In addition to a declining death rate from Covid-19, Missouri has more positive health news to celebrate. Opioid deaths in the state declined last year for the first time since 2015.
The number of deaths from opioid overdoses decreased by 3.4 percent compared to the previous year. From 2015 to 2016, there was a 35 percent increase in opioid overdose deaths in the state, followed by a 5 percent increase in 2017 and a 19 percent increase in 2018.
In 2018, the number of opioid overdose deaths peaked at 1,132. In total for 2019, there were 1,094 opioid overdose deaths, with 224 heroin deaths and 870 opioid deaths that were non-heroin related. This shows a continuing trend of a total decrease in heroin deaths as fentanyl is becoming more prevalent as an illicitly manufactured opioid.
“We are encouraged by the decline, and it shows a lot of hard work by many people in collaboration throughout Missouri,” said Dr. Randall Williams, director of the Missouri Department of Health and Senior Services. “But it’s important to remember when looking at data that behind every number is a person and their unique story. One overdose death is too many. Those who have lost a loved one to an opioid overdose can attest to that. There is still much work to be done.”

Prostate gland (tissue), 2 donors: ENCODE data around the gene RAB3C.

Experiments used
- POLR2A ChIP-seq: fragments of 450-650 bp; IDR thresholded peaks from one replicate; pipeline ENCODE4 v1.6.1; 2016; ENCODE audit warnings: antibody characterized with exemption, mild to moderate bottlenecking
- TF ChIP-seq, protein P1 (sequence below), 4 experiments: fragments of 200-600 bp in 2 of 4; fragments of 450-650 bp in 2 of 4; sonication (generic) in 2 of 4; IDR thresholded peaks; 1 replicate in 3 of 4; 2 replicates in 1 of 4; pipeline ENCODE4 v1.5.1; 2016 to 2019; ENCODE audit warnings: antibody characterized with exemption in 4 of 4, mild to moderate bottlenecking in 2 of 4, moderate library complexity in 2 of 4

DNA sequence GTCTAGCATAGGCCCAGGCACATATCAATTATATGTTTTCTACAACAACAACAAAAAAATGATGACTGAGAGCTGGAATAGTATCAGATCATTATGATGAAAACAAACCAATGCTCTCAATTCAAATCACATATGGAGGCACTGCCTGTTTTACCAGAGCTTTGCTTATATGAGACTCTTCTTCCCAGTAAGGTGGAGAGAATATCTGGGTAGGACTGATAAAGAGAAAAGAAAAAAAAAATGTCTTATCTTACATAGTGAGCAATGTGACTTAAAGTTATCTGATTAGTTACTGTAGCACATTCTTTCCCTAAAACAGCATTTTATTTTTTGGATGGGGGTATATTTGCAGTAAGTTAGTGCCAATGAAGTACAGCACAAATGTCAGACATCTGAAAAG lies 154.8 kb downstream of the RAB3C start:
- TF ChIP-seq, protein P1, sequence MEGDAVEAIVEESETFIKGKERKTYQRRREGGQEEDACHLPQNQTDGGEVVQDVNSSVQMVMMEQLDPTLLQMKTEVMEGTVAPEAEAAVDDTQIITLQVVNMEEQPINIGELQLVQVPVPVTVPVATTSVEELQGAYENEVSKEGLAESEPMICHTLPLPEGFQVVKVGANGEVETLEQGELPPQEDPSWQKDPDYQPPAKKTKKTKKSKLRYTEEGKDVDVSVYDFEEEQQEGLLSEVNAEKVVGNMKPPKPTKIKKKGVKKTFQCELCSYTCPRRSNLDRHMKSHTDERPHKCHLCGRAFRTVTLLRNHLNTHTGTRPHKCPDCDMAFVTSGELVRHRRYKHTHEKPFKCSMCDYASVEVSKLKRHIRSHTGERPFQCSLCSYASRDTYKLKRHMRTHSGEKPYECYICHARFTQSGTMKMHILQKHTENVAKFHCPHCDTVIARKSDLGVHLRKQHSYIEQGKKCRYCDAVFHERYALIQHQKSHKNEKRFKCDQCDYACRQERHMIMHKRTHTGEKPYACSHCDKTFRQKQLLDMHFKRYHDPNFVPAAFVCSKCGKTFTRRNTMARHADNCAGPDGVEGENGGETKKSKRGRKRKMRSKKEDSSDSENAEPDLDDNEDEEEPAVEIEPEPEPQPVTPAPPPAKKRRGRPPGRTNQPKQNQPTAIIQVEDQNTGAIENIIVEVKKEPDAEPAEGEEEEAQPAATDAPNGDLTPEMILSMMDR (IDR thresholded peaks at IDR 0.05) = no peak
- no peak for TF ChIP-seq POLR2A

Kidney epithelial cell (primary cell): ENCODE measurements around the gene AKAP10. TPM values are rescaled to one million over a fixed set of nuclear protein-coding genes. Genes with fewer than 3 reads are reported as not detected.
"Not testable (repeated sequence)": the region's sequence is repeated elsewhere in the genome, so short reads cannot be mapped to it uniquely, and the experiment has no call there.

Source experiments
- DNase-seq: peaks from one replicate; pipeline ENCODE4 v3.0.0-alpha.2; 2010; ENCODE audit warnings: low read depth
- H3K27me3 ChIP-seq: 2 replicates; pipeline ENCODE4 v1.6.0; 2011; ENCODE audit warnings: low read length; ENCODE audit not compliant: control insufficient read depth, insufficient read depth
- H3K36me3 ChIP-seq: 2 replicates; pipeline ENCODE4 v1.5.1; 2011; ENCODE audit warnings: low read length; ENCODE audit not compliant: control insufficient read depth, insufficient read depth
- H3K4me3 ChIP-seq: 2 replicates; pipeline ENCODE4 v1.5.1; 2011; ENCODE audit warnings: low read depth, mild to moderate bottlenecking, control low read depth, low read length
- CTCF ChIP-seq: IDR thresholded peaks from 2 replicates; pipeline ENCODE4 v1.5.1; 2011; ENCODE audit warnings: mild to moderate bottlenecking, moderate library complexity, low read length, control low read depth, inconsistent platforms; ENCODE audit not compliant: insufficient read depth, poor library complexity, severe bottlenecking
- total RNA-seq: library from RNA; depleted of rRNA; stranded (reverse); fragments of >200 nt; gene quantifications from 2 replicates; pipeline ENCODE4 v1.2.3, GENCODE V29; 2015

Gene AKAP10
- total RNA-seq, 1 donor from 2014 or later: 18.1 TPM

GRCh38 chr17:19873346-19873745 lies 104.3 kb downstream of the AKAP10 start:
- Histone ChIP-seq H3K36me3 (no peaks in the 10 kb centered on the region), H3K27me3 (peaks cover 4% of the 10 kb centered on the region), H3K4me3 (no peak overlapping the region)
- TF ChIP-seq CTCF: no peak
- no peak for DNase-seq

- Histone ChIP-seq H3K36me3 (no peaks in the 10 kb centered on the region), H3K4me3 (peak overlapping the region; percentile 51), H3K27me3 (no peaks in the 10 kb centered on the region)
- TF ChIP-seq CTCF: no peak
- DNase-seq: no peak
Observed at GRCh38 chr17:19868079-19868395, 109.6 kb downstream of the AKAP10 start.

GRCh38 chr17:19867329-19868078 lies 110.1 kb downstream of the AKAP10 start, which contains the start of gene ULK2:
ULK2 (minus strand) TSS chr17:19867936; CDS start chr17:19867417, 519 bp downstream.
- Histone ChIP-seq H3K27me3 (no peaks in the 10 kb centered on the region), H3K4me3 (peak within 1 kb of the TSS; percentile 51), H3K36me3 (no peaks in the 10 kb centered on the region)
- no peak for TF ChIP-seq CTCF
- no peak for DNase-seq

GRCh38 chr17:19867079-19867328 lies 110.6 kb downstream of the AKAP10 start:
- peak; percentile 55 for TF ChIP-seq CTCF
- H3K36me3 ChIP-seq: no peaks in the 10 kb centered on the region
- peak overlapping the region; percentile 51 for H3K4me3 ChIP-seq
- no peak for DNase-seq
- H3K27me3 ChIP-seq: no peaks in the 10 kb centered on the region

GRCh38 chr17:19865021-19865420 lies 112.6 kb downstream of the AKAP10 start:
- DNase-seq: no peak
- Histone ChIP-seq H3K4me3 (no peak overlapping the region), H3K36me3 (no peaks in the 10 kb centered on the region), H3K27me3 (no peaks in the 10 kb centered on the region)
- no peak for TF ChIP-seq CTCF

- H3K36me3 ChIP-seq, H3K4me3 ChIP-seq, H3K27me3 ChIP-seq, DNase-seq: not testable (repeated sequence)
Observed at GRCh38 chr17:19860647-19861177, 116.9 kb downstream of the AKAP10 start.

Black males continue to be the most affected group in Missouri when it comes to opioid overdoses. Despite a statewide decrease in opioid overdose deaths, black males experienced a 15 percent increase in deaths, resulting in an age-adjusted rate of 72.15 per 100,000. This is almost four times higher than the statewide age-adjusted rate of 18.82 per 100,000. While white male deaths decreased by 12 percent, they have the second highest rate at 20.36. Black females experienced a 15 percent decrease from the previous year, resulting in a rate of 17.69. The white female rate showed almost no change from 2018 and remains the lowest of the race-gender groups at 11.31 deaths per 100,000.
Missouri is just one of dozens of states that have seen opioid deaths decrease. The Trump administration in 2018 rolled out a federal/state partnership in which federal resources were distributed to communities for drug rehab and law enforcement. The partnership has proven to be one of the most effective drug efforts ever, according to those on the front lines of the war on drugs.
For more information or to seek help, visit Time2ActMissouri.com.
–Alan Goforth | Metro Voice